Business Maverick

Business Maverick

Africa Unicorn Maps Nasdaq IPO Unfazed by Regulatory Hurdles

Africa Unicorn Maps Nasdaq IPO Unfazed by Regulatory Hurdles
The Flutterwave Inc. booth during the Africa Tech Summit in Nairobi, Kenya, on Wednesday, Feb. 23, 2022. The tech summit, held in Kenya's capital, runs from 23-24 Feb. Photographer: Patrick Meinhardt/Bloomberg

Flutterwave Inc., an Africa-focused financial technology firm, is preparing for an initial public offering on the Nasdaq stock exchange, even as it deals with regulatory hurdles in its key markets.

The San Francisco and Lagos-based company will use the funds to expand operations in its existing markets and enter new ones in Africa, according to Chief Financial Officer Oneal Bhambani. The executive along with three others joined the company in June from American Express Co. as Flutterwave moves to bolster corporate governance at a firm that’s struggling with allegations of financial impropriety.

“We have the attractive market potential and opportunity to do so now,” Bhambani said in an interview Friday. The listing is an initiative of the payments company that’s “reaching the scale and trajectory comparable to what other investors seemed to invest in the public markets,” he said, without giving further details.

Flutterwave, valued at more than $3 billion and backed by B Capital Group and Tiger Global Management LLC, had its bank accounts in Kenya frozen under anti-money laundering rules and the central bank said it isn’t licensed to operate payments services in the country. The company has also been struggling with allegations in the media and lawsuits — including claims of refusing former employees stock rights, harassment and bullying — casting doubts over its IPO plans.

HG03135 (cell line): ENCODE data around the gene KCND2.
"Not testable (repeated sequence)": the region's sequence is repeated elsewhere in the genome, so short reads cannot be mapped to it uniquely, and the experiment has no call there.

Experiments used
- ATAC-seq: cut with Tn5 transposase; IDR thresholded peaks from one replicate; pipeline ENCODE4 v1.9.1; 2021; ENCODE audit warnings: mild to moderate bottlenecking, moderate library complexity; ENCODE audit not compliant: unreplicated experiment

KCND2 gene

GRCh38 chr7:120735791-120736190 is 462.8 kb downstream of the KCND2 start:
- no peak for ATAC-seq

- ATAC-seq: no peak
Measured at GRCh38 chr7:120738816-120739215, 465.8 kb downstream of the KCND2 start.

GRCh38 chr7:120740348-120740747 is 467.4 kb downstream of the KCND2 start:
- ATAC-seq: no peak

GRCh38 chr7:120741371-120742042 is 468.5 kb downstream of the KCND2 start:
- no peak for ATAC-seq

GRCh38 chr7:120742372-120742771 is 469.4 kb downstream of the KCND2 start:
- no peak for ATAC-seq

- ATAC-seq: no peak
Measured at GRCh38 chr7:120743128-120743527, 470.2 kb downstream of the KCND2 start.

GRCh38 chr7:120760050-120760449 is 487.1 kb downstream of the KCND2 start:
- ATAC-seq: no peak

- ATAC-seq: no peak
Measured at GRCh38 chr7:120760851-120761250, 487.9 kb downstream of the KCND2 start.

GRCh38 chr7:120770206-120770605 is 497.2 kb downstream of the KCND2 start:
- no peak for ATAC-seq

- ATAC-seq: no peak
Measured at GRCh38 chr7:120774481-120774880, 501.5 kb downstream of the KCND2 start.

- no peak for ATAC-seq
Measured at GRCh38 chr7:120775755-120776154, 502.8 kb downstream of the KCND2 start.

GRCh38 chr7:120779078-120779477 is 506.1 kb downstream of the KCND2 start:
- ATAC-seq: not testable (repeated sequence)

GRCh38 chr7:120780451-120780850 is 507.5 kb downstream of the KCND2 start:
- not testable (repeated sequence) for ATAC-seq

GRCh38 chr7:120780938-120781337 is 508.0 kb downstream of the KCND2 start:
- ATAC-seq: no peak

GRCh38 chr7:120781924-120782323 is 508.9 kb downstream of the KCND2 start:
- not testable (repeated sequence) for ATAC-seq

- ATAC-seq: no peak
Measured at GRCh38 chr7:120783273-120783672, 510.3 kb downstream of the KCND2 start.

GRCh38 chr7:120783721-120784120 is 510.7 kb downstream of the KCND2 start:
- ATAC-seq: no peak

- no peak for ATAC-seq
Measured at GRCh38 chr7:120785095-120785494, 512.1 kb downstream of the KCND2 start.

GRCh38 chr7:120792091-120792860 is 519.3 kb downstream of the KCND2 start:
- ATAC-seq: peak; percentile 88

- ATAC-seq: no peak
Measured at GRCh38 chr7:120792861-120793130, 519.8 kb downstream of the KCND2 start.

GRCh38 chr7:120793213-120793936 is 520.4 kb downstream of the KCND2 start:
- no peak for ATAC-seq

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Flutterwave denied accusations of financial misconduct, including claims of money laundering in Kenya and irregularities related to stock options, and said it has taken action against those found culpable for any form of harassment in the company.

Meanwhile, the company, which specializes in cross-border transactions, is expanding into lending. Flutterwave Capital will provide collateral-free, digital loans to business owners in Nigeria.

“We are a growth company, we have a tremendous opportunity to invest and really develop solutions for the largest enterprises in the world that transact in Africa,” Bhambani said. It plans to begin lending by end of this year, he said.

Revenue at African financial-technology companies may soar to $30.3 billion by 2025 — eight times higher than in 2020 — as a growing, young and under-banked population gets more access to the internet, according to a report by McKinsey & Co.

Flutterwave, which counts Flywire Corp. and Uber Technologies Inc. as its customers, says it has processed 200 million financial transactions valued at about $16 billion since it began operations.


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